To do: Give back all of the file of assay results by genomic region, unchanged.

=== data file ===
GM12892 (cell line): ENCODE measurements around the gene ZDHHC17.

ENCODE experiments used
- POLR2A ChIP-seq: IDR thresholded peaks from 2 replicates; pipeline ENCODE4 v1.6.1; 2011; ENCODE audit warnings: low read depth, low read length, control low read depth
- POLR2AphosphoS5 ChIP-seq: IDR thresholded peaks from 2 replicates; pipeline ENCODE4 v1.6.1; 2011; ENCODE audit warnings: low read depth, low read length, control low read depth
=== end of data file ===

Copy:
GM12892 (cell line): ENCODE measurements around the gene ZDHHC17.

ENCODE experiments used
- POLR2A ChIP-seq: IDR thresholded peaks from 2 replicates; pipeline ENCODE4 v1.6.1; 2011; ENCODE audit warnings: low read depth, low read length, control low read depth
- POLR2AphosphoS5 ChIP-seq: IDR thresholded peaks from 2 replicates; pipeline ENCODE4 v1.6.1; 2011; ENCODE audit warnings: low read depth, low read length, control low read depth